(Last of two parts)
Schools often ask teachers to use technology for technology’s sake. So teachers use PowerPoint and download videos as entertaining gimmicks to catch students’ attention.
In Xavier School, teachers are encouraged, but not forced, to use technology. Galvin Ngo, head of Xavier’s NExT office, stresses the importance of preparing teachers. NExT stands for New Experiences with Technology.
“Teachers should understand the goal and rationale of tech integration,” Ngo says, “so they do not veer away and use tools inappropriately and make teaching worse.”
“We are not just teaching technical skills,” says Jessica Demegillo of the NExT team. “Teaching is not just making good presentations.”
In the digital age, the role of the teacher has changed. Often the teacher is more like a facilitator than an instructor.
When a teacher directs students to a website, “does the teacher really teach?” asks Ngo. “Not in the traditional way. But when the teacher sources information from experts online, then the teacher deepens learning.”
It is now impractical to be just a teacher in the classroom, says Franco Addun, who teaches social studies in middle school. “The 21st century is forcing teachers to [also] be facilitators [who] focus more on directing and guiding the acquisition and processing of information inside the classroom with, of course, the use of technology.”
Facilitators should “provide opportunities for students to actually immerse themselves in tasks,” says Addun, “and plan activities so they can maximize their experience, with optimal results.”
Addun says tech use can erase, for instance, the “common misconception that social studies is boring. By capitalizing on how students best learn today, teachers are able to teach in new ways.”
Touting the benefits of individualized instruction, he says, “With their own iPads or laptops, students now [can] choose how they would like to learn. They can watch videos, read articles, use applications that allow visualizations … . Students can learn individually by doing their tasks individually, with almost all resources available to them.”
Learning is not confined to the classroom or class time. Addun says, “Learning websites offer opportunities for teacher-facilitators to extend the physical classroom online.”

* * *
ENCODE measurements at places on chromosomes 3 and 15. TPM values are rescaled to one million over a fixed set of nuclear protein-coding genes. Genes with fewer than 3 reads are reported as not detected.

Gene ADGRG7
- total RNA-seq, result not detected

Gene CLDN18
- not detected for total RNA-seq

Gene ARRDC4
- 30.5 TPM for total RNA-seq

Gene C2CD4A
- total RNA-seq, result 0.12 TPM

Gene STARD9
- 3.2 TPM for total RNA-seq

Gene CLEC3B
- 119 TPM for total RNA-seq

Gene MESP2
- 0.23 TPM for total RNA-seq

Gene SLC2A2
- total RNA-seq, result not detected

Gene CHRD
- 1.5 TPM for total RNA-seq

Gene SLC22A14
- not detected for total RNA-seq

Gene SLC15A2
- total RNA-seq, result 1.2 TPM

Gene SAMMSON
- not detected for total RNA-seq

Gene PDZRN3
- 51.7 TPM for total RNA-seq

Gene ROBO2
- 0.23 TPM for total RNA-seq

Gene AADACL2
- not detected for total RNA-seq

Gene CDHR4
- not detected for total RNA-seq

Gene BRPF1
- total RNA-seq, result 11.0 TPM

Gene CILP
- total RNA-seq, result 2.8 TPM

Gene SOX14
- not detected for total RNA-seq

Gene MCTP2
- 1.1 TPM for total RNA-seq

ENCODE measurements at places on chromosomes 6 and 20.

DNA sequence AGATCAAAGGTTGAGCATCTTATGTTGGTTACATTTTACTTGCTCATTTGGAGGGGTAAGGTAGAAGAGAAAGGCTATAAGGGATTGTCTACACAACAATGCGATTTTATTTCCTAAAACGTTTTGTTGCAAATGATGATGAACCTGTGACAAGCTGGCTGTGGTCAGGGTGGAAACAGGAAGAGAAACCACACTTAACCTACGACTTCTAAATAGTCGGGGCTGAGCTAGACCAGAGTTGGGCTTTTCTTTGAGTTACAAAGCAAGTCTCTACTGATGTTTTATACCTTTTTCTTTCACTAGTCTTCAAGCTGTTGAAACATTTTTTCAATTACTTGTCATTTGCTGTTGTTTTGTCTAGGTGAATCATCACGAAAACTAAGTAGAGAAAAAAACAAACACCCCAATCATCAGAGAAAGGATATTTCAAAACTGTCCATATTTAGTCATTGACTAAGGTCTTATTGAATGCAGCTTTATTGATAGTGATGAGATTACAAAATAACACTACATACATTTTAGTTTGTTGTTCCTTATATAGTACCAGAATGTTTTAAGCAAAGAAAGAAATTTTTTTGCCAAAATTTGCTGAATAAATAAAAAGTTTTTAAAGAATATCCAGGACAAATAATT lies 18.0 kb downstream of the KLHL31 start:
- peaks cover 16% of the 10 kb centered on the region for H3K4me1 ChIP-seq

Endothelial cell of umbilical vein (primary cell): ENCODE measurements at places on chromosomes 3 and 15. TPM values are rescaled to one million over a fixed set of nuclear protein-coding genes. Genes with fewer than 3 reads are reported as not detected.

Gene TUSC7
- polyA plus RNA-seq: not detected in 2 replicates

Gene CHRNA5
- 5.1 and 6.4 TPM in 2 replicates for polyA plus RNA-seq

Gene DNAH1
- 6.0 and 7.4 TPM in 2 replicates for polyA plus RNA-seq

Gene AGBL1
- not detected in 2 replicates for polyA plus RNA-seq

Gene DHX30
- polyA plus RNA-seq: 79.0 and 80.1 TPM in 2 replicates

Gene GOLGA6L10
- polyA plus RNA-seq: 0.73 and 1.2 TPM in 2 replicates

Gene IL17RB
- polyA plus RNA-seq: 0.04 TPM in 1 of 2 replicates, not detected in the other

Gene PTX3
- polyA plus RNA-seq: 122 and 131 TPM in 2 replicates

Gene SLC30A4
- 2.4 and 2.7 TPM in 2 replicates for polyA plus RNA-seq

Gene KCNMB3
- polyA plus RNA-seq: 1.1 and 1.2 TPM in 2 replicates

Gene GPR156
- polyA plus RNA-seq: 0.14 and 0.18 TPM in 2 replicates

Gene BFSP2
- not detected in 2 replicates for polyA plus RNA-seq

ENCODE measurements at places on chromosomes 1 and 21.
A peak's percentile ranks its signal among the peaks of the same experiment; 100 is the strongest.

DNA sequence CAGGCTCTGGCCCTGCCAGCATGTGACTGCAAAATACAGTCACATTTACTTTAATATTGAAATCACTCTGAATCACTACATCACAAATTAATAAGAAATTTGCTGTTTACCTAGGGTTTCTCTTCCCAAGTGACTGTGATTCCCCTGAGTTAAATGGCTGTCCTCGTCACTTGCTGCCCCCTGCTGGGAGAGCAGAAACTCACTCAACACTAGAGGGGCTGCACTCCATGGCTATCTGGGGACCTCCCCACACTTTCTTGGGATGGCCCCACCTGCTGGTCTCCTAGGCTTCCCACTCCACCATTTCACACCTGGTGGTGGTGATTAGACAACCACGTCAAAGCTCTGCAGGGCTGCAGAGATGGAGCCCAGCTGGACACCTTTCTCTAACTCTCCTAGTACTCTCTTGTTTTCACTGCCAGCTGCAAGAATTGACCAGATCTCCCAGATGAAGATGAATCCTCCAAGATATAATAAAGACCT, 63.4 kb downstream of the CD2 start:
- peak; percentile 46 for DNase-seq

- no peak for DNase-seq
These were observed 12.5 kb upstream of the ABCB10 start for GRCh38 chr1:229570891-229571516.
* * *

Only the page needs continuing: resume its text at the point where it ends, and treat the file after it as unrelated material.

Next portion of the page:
On Edmodo, for instance, which has a similar interface as Facebook but limited to academic use, Addun says he posts handouts and PowerPoints, assigns homework and engages students through surveys. “Students can ask questions so they will never feel disconnected …”
But teachers need to be flexible. “Allow students to look for answers … using tech,” says Addun. “Allow them to decide how to explore and learn things.”
Addun believes in giving feedback immediately. “Focus more on positive feedback while giving constructive criticisms,” says Addun, “to encourage students to continue using tech for learning.”
Reagan Austria used to teach computer classes but now teaches Filipino in middle school.
Austria, who says motivating students has always been a challenge, thanks technology and NExT for letting them gain student interest by integrating different apps in lessons.
Last school year, Grade 6 students did photo-blogging to enhance their lesson on adjectives. They listened to podcasts and audio-recordings (via Ubuntu) when they studied poetry. They did video-logs, aside from writing exercises, to communicate their ideas.
Austria says they have been experimenting on the use of iPads to further engage students. “iPads are powerful because of the many apps in the market. Blogging, vlogging and podcasting can be easily done. Storytelling is now made even more enjoyable via apps like PuppetPals and Toontastic. Generating ideas and making connections are now easy and presented with the help of Idea Sketch and Mindomo. This school year, we will conduct literature classes on synchronized iPads, via apps like Socrative and Nearpod.”
For Austria, the greatest benefit has been to allow every student to make his ideas known.
“Empowering students means providing each one the opportunity to contribute and participate,” Austria says. “We can hear the opinion of say, one very shy student who would not normally recite in the traditional setup, but [can do so] through … online polls or forums. Each student can also produce his own output, find and evaluate the information he encounters, work with others and reflect on the whole experience as he learns about the subject …”
Since gadgets can be used for purposes other than learning, there is a no-gaming policy. Facebook, Twitter, game sites are blocked by firewalls.
The teacher goes around the classroom to ensure students are not using extraneous apps. Some even enforce random screen checks.
Irony of ironies, in high-tech Xavier, students are not allowed to bring cell phones. Computer classes also start in Grade 4, after students have learned how to write in cursive. Keyboarding is introduced, mainly through typing games. Students learn proper posture and ergonomics.
Right now the NExT team wants to equip students with the skills they need as digital citizens, such as digital literacy, ethics, online safety.
When students make videos for posting online, they are not allowed to include any personal information, like real name, address, etc.
“Many students are more liberated online,” says Ngo. “They may even have a different persona. They may not think first before posting something. We need to discuss … the dangers … .”
Tess Torralba of the NExT team says they guide students on how to handle online information. “We have guidelines on how to prevent and deal with cyberbullying.”
E-mail the author at firstname.lastname@example.org.